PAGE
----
Texas Claim of Lien–First the Preliminary Notices

 In Mechanic’s Lien Law Updates and News

As with most states, Texas requires a preliminary notice prior to recording a mechanic’s lien. According to the legislature, there are specific reasons for this requirement.

Essentially, this prevents the owner paying twice. A classic dilemma is when the owner pays the general but the money does not filter down to the subs and suppliers. A sub then files a Texas mechanic’s lien and demands the owner pay, which in this case would be paying double, by making the funds payable to the subcontractor. In Texas, unless a second or third month preliminary notice is sent, the owner has a complete offense and does not have to pay twice. The lesson is clear. Send out your notices so you can eliminate this owner defense.

It is therefore highly recommended that you serve your Texas pre-lien notices early.How early should that be? The best practice is to serve on the 30th day after non-payment. For example, as a contractor you work in February and send a standard billing on March 1st. It is now April 1 with no payment. Send out a second copy of your invoice, marked unpaid, and in the same envelope send the prelien notice (whether a third month or second month notice). Don’t wait any longer.

Remember, these notices have to be served no later than the 15th of the second or third month, but they can be served earlier. In other words, you are to serve the notice is no longer than those time restraints area. For example, take the second month notice. It is not a notice that is served on the second month—it is served no later than the second month.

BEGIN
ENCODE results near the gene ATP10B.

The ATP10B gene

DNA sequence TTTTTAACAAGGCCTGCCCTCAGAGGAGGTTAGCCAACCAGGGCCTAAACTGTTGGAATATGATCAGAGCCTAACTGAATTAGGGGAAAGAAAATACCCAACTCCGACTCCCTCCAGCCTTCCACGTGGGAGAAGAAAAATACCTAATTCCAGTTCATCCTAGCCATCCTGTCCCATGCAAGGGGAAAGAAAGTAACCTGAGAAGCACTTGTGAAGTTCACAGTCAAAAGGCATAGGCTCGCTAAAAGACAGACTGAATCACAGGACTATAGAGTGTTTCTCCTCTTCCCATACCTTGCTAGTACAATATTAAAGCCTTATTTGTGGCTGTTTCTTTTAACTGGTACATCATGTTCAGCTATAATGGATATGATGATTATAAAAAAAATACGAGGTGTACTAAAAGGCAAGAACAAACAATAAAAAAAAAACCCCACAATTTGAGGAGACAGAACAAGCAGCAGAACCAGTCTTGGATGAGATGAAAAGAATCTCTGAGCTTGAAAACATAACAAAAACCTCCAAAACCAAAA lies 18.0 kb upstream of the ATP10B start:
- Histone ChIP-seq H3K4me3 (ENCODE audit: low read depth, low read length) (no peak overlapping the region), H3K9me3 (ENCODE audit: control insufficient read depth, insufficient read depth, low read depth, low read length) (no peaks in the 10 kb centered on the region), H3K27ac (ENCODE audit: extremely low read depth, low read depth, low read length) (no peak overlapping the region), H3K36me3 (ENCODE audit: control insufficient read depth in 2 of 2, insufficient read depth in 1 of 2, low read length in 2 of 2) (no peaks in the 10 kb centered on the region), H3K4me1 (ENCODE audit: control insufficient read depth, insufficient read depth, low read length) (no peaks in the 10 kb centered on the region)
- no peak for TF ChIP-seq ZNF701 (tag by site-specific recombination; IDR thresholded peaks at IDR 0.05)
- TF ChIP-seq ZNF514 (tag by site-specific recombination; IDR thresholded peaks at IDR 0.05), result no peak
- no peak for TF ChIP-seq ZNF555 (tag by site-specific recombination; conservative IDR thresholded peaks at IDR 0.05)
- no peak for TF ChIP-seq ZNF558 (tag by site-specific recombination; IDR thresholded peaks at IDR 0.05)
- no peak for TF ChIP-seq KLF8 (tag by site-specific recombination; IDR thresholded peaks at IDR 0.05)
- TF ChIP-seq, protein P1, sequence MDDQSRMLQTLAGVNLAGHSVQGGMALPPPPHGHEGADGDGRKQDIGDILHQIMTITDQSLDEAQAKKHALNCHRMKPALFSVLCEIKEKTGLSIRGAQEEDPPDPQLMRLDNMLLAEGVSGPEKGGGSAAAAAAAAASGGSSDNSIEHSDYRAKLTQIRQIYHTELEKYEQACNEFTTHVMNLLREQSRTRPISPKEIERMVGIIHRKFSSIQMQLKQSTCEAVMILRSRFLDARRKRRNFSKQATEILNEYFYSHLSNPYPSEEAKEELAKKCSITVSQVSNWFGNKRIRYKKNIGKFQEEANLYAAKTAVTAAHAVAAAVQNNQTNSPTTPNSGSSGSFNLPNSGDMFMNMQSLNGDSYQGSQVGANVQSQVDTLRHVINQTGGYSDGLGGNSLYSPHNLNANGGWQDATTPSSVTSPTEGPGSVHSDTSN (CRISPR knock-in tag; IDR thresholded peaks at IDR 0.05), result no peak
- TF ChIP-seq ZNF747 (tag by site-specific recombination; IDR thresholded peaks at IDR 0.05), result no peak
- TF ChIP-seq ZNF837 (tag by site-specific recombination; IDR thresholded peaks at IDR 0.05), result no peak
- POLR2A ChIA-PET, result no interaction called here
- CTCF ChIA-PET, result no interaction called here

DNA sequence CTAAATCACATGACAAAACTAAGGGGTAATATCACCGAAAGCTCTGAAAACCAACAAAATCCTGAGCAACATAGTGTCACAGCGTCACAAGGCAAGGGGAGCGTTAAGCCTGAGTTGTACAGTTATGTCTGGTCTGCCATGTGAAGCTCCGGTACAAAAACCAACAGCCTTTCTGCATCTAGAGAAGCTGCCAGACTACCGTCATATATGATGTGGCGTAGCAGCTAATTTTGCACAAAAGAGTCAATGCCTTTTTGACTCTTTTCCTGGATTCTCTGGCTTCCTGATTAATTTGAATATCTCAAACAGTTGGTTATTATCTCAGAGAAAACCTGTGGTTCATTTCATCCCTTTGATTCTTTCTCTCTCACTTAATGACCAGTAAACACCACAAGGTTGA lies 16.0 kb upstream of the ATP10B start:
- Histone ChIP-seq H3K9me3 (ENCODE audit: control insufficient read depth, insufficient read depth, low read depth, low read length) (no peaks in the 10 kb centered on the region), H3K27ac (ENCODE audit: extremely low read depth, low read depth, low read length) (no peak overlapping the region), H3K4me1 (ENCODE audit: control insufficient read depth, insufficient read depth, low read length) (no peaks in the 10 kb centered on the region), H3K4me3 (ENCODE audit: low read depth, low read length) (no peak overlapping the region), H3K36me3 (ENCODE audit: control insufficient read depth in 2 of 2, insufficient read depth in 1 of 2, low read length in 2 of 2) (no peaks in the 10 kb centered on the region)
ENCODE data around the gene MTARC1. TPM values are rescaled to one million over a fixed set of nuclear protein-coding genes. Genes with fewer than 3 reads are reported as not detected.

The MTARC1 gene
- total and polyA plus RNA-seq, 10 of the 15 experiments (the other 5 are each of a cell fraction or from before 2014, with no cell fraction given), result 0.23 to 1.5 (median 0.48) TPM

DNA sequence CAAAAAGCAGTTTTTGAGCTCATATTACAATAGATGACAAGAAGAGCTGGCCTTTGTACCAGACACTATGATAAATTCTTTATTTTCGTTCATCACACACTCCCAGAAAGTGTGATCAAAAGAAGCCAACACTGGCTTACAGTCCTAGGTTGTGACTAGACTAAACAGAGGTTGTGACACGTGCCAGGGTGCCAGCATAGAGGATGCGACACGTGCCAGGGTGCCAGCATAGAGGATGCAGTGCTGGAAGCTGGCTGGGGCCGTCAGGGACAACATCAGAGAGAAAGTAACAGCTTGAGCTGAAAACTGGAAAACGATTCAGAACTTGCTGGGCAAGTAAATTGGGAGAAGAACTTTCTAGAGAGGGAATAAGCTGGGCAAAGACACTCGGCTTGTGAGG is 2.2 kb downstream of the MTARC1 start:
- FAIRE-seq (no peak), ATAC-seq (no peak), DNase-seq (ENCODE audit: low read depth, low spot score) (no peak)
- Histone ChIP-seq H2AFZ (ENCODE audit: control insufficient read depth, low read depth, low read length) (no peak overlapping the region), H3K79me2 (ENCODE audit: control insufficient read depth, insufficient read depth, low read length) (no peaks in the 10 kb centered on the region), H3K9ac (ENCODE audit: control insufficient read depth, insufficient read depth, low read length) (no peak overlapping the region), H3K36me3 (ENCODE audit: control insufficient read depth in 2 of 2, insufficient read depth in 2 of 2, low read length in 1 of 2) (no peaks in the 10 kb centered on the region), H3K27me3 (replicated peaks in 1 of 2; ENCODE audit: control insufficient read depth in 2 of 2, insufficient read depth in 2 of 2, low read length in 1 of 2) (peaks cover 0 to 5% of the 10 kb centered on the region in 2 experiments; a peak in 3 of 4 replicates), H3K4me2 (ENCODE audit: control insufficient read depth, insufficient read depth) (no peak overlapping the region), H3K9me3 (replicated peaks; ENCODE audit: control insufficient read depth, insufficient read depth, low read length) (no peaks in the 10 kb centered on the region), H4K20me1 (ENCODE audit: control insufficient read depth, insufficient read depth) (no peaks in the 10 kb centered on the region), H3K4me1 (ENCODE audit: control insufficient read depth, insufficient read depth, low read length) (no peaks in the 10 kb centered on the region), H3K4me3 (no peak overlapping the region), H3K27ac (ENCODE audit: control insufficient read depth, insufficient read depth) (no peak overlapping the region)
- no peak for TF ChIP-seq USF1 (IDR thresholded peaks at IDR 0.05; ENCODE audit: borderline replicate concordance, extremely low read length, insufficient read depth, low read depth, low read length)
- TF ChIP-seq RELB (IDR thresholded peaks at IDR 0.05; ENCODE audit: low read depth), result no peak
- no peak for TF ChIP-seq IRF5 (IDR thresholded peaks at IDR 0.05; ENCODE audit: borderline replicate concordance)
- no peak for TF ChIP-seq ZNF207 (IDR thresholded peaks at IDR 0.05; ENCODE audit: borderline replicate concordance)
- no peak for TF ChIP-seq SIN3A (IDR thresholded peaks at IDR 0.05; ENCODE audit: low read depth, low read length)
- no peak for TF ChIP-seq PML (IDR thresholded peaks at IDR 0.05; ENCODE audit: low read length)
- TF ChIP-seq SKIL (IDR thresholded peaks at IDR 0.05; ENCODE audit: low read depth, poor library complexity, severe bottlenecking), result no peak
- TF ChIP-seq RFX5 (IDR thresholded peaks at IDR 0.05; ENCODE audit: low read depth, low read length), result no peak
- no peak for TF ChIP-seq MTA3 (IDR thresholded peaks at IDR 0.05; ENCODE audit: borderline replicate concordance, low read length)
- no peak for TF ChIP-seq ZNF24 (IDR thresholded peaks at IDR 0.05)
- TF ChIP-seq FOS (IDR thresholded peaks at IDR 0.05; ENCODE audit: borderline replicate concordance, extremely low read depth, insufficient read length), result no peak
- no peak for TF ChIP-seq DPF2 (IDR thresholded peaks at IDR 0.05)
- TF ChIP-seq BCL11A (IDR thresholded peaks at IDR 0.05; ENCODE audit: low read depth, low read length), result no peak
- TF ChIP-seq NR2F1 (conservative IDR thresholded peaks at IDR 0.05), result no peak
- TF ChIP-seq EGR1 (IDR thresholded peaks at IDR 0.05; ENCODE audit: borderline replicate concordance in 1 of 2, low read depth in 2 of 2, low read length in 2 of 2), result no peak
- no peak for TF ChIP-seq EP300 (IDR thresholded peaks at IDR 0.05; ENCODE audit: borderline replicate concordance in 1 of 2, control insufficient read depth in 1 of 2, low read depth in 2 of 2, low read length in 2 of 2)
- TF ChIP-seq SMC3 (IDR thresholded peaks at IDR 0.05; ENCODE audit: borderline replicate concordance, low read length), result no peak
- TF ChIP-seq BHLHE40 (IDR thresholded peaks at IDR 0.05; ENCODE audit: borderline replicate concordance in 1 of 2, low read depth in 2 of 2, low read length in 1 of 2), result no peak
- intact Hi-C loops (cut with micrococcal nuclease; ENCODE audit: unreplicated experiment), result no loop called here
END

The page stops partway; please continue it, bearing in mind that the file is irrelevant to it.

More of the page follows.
These notices are sent only after non-payment. Some people are under the misapprehension the notices have to go out every month, regardless of whether you have been paid. In some states, such as California, you serve prelien notices at the beginning of the job (within 20 days of the start of the work) whether not you have been paid. In Texas these are like collection notices and only go out during periods of nonpayment.

What about sending the second and third month notice at the beginning of the job—in other words, serving them early and getting them out of the way so you do not forget? As stated above, this would not be required. It would also cause a political or customer relations nightmare because the owner and general would be asked to trap funds before they have the obligation to pay.

Does an owner typically abide by the demand to withhold funds? In many cases they do. The language in these notices is strong and states that if money is not withheld to a sub or supplier, there can be both a mechanic’s lien and holding the owner personally liable.

These notices are also serve as a prerequisite for you eventually filing a Texas mechanic’s lien. As you know, this allows a lien to be placed on the owner’s property and if it remains unpaid, to bringing a lawsuit to foreclose.